from The American Heritage® Dictionary of the English Language, 4th Edition
- n. An arrangement of workers, machines, and equipment in which the product being assembled passes consecutively from operation to operation until completed. Also called production line.
- n. A process in which finished products are turned out in a mechanically efficient, though impersonal, manner: a university that functions as a sports assembly line.
from Wiktionary, Creative Commons Attribution/Share-Alike License
- n. A system of workers and machinery in which a product is assembled in a series of consecutive operations; typically the product is attached to a continuously moving belt
from the GNU version of the Collaborative International Dictionary of English
- n. A line of machinery, tools, and workers on which objects to be manufactured are moved from one post to the next, where different workers perform different steps in the manufacturing process; called also production line. The objects to be manufactured usually move on a form of conveyor belt, which does not necessarily move only in a straight line, but may continue around the factory area for some distance.
from WordNet 3.0 Copyright 2006 by Princeton University. All rights reserved.
- n. mechanical system in a factory whereby an article is conveyed through sites at which successive operations are performed on it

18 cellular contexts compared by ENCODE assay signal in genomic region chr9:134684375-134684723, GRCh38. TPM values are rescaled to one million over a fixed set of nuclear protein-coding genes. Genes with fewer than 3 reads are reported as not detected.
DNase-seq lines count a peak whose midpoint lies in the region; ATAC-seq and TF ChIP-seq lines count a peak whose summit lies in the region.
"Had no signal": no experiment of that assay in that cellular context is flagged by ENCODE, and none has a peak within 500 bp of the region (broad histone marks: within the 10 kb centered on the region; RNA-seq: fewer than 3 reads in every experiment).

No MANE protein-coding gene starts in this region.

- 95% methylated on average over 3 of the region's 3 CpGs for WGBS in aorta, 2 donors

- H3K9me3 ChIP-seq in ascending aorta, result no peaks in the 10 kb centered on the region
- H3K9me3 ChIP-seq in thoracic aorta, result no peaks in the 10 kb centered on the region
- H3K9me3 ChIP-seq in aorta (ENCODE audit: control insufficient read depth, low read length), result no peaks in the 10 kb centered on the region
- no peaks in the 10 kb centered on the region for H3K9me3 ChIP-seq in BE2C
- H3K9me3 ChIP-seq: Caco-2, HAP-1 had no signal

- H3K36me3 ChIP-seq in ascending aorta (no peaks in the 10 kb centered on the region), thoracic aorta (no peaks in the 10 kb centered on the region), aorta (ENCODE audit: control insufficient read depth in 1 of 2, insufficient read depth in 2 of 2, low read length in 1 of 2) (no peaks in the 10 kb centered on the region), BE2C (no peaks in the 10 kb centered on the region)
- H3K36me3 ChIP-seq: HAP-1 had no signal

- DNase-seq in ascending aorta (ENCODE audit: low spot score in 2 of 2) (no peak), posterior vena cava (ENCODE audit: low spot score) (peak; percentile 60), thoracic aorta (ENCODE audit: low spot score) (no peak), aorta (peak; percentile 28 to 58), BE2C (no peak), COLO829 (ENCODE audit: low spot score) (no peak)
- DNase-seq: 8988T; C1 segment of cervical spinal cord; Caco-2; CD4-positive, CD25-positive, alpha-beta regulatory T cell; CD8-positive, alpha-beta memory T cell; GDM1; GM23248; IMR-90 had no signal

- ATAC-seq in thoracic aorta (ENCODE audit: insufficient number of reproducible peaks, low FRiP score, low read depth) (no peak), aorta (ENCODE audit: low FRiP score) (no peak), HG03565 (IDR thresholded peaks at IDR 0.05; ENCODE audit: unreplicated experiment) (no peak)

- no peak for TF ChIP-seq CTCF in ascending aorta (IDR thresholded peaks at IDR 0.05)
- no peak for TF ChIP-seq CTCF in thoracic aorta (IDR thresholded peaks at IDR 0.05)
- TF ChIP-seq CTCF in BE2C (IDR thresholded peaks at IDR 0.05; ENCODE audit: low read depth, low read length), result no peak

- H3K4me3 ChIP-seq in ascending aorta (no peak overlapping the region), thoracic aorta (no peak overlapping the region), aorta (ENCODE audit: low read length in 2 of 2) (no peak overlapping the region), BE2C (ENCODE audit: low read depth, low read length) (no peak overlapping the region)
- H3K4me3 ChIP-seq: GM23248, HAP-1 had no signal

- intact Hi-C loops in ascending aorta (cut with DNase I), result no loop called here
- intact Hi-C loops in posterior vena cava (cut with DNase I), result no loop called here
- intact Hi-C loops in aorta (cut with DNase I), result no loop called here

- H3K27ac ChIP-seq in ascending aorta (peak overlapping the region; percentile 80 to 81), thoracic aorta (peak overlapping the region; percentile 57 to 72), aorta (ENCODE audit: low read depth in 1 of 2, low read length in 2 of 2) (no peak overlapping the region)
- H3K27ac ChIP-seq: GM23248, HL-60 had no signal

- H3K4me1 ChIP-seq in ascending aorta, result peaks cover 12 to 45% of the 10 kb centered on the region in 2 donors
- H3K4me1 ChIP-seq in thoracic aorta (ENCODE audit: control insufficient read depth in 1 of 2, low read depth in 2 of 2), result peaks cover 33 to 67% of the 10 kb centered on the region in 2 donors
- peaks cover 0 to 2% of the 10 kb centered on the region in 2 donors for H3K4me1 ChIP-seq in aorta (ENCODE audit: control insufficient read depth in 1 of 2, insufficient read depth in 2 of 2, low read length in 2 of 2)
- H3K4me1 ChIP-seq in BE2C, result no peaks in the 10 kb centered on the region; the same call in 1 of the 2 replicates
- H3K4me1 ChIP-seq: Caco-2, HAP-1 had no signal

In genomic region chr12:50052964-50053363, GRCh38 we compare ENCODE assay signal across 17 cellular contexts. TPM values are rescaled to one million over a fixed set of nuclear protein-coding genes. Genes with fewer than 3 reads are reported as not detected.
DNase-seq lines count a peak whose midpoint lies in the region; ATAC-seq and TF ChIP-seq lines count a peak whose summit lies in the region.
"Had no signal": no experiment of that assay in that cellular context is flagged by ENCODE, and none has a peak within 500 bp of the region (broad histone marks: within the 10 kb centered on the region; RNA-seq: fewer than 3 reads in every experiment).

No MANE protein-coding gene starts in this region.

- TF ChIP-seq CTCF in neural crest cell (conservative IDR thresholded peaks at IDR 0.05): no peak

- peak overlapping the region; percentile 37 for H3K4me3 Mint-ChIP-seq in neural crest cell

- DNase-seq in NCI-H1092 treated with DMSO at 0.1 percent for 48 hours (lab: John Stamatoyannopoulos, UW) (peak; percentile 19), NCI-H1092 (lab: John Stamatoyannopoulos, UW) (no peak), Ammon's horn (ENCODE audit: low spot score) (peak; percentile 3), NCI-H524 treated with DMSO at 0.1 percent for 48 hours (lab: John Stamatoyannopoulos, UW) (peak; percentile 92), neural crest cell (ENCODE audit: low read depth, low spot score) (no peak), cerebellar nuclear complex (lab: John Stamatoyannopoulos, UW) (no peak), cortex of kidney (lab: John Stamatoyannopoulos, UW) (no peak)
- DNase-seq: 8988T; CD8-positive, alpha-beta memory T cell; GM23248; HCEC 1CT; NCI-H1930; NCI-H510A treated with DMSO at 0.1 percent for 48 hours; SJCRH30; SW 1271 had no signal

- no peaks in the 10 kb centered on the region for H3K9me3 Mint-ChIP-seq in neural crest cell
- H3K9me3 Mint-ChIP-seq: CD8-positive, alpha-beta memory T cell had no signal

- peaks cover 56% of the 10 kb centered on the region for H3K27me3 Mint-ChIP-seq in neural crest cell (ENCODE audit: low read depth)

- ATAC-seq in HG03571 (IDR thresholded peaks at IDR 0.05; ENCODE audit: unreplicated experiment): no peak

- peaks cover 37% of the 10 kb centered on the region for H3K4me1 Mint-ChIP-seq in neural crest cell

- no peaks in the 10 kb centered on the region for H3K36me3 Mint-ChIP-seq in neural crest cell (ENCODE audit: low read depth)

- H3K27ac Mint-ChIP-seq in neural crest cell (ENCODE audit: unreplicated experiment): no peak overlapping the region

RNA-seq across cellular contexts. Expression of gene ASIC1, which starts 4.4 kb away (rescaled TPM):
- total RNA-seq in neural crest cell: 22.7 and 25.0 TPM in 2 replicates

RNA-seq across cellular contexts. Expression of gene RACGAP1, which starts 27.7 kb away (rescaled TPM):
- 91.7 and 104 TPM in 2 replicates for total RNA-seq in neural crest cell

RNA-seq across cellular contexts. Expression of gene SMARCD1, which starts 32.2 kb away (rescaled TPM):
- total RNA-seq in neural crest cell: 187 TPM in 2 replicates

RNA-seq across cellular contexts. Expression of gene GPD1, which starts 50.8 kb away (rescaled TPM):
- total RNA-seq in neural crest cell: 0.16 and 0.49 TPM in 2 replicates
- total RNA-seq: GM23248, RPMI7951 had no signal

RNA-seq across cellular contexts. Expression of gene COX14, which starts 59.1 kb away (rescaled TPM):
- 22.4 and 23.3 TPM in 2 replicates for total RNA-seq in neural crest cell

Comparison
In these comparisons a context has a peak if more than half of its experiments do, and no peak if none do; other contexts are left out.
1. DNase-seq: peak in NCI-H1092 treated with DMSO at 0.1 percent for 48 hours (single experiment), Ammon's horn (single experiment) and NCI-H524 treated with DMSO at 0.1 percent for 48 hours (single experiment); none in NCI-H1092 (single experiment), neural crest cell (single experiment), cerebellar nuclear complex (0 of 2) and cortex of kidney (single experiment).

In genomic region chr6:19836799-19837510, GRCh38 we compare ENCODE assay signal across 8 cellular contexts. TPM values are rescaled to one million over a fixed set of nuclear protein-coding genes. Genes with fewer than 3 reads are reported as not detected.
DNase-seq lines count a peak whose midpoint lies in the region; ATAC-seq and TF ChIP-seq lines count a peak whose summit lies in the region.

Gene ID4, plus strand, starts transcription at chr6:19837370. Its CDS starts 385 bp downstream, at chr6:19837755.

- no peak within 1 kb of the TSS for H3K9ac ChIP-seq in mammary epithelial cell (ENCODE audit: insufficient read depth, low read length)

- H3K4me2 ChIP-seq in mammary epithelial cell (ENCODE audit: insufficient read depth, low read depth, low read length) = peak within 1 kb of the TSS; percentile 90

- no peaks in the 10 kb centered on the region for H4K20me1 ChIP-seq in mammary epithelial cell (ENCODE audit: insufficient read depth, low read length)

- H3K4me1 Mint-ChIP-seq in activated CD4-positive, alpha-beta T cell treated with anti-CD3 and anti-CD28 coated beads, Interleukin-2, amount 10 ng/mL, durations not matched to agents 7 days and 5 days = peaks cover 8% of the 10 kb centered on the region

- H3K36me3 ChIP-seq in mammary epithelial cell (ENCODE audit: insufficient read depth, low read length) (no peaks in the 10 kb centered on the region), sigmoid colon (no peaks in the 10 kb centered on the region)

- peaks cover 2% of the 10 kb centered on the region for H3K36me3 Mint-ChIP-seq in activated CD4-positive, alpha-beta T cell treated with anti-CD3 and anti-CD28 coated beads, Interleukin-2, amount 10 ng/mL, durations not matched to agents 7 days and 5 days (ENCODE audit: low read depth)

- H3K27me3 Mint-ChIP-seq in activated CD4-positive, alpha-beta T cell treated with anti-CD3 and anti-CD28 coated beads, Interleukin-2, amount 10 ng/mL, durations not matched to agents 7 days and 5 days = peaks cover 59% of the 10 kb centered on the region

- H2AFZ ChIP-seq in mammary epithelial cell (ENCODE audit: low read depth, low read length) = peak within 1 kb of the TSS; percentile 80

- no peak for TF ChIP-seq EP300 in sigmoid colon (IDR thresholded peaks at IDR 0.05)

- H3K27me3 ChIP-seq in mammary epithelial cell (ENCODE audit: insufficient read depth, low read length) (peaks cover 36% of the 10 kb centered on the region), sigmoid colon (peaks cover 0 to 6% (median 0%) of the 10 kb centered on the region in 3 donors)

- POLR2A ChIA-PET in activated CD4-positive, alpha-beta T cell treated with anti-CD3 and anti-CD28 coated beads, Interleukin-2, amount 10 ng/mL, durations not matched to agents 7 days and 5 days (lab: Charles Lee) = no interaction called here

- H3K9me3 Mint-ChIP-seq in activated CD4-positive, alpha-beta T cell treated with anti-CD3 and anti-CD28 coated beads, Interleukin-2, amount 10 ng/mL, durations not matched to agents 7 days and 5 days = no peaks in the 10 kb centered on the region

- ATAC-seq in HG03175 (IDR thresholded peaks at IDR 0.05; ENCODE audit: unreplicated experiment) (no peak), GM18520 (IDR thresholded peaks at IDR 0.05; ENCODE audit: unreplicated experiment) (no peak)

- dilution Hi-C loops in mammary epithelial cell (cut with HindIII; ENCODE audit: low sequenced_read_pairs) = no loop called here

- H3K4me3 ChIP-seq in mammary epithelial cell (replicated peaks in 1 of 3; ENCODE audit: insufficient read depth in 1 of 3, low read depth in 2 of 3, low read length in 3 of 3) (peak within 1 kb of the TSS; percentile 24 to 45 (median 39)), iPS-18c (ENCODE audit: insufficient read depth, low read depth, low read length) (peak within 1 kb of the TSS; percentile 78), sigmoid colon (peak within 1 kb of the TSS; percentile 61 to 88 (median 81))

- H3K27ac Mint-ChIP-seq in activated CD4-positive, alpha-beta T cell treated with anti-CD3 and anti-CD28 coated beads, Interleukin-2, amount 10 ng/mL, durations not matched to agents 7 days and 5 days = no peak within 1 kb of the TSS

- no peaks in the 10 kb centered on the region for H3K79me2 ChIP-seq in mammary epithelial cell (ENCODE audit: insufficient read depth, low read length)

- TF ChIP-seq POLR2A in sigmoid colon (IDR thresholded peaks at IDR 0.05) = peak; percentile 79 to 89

Sorry, no etymologies found.
She managed to get hold of one of the very first Ford four-door sedans to come off the assembly line for civilians in 1945, but the prospect of her driving his two young sons all the way from Key West to fish in Wyoming, Yellowstone Park, Washington State, and then down the Pacific coast to her sister Jinny’s home in Hollywood, frightened Papa.
Indeed, it was not until the financial crisis of 1980, sixty-seven years after the introduction of the powered assembly line at Highland Park, that Rover formerly British Leyland, the successor to the merged Austin and Morris companies, finally adopted standard hourly rates and explicitly set out to match the productivity of the Americans.
Ford’s theories of mass production have been so influential that they are widely referred to as Fordism, but what many people don’t realize is that the assembly line piece of it is only half of the story.
The war interrupted production, and a hand-powered assembly line was not in place until 1919.
He meant by this term that he had not only perfected the continuous-flow final assembly line but had also arranged in a tight process sequence the many types of metalworking machines needed to fabricate the components going into the Model T.
It's the spirit that led my grandmother to her own assembly line during World War II, and my grandfather to march in Patton's Army.